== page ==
ENFILED – A local church has an outreach program that stretches all the way to Haiti.
Holy Family Church is building dreams on the island nation, literally. It’s in the process of giving homes to the people in Haiti that were left homeless after Hurricane Matthew decimated the greater Jeremie area on October 3.
“Life in Haiti after the hurricane is something that can’t even be described,” executive director of the Haitian Health Foundation Marilyn Lowney said. “It is not over by any means, this hurricane has left the news but people are still in extreme suffering.”
Lowney said more than 80 percent of buildings, homes and small markets were destroyed, more than 90 percent of crops were wiped out, nearly all animals were killed and food is in extremely short supply.
“Since the hurricane it's been almost continually raining so not only have people lost their homes, they’re wet, they’re very, very sick,” she said.
The Haitian Health Foundation has served Haiti since 1985. It cares for more than 250,000 people in Jeremie and the rural mountain villages and has become the trusted place for people to go for help.
In the last few years, it’s been getting extra aid from Holy Family Church of Enfield.
Father Robert Rousseau has witnessed the devastation first hand with a visit to Haiti 10 years ago.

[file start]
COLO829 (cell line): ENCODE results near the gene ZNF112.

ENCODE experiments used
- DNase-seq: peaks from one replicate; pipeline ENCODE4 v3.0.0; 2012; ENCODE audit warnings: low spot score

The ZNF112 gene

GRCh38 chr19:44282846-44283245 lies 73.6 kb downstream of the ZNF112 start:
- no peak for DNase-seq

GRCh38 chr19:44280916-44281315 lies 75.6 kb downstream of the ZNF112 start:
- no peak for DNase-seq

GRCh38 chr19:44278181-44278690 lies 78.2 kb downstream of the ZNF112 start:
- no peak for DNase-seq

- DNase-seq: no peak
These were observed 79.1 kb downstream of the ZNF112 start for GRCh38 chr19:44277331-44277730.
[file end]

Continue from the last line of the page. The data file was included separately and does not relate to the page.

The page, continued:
“It’s very eye opening,” he said. “Tremendous poverty and the medical situation is tremendously difficult.”
He’s encouraged parishioners to make a difference. The church has been raising money for years, first providing the people of Haiti with 150 goats, now it is building homes.
“A year ago in September we decided to go to build houses, as I'm sure you'll see in some of the pictures of these shacks these people live in, they're horrendous,” he said. “For the amount of $1,250 basically a house can be built. We began that a year ago and up until this point the parish has been able to build 15 houses.”
The houses that are being built are known as a “Happy House,” for the impact they have on the people. They’re each a small, concrete building and a major improvement from the shacks many Haitians live in.
“They’re thrilled, they have walls, they’re protected from the elements,” Lowney said. “Normally with those shacks it does not keep out rain, it doesn’t keep out rats, cockroaches, spiders, anything can crawl in, and I’ve heard horror stories about that.”
The church is on its way to raising enough money for eight more. Parishioners have been collecting money every Sunday and a donor promised to match their earnings after this week’s mass, up to $5,000.
“We need to realize were part of a much greater reality,” Father Rousseau said. “That we need each other, we can't make it on our own.”
Lowney encourages you to replace holiday gifts with a donation to the people suffering in Haiti.